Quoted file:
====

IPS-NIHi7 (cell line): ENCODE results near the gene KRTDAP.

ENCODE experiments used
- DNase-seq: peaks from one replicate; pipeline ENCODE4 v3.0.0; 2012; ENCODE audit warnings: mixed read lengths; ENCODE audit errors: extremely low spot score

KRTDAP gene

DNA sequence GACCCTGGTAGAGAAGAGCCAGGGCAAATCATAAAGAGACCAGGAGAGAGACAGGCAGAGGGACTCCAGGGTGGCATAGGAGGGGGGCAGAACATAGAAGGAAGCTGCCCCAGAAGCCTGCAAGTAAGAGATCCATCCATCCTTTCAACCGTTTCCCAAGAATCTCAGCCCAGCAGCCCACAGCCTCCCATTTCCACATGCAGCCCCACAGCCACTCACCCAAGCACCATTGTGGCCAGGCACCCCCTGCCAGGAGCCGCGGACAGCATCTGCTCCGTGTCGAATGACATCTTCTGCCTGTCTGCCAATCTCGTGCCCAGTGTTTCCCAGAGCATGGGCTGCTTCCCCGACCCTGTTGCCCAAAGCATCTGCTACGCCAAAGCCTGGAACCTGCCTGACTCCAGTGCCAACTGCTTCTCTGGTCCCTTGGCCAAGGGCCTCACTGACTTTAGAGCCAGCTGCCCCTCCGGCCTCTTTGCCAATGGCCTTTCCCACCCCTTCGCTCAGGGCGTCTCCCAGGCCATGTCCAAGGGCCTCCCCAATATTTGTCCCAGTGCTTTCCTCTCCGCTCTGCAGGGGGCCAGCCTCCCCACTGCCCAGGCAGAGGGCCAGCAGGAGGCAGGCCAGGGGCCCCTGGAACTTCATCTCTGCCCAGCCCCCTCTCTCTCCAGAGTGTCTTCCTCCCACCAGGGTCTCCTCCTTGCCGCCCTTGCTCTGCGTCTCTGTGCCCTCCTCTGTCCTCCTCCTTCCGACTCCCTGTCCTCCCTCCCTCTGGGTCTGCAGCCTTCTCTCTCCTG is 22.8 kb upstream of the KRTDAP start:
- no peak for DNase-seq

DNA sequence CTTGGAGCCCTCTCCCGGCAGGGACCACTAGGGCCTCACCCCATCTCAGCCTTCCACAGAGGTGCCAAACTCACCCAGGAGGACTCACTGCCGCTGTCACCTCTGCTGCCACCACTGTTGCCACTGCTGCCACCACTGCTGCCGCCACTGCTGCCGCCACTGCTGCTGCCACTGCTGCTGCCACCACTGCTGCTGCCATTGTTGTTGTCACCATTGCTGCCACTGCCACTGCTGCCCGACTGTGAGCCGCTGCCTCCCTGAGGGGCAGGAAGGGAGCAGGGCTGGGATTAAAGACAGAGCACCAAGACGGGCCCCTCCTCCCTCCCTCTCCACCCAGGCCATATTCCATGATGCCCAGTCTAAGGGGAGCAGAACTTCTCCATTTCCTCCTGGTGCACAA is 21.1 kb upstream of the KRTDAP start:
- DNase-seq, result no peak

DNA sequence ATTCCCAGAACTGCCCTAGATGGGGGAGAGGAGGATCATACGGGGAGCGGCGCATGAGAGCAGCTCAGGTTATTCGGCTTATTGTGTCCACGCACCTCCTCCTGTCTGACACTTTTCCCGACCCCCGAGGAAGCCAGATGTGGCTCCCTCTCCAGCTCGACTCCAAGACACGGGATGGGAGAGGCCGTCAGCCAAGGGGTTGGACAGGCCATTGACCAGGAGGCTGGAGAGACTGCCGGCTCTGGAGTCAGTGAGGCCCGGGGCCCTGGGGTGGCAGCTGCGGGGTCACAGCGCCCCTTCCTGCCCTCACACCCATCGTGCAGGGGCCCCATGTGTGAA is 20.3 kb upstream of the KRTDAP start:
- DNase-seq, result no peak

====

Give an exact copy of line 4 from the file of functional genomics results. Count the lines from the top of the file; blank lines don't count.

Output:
KRTDAP gene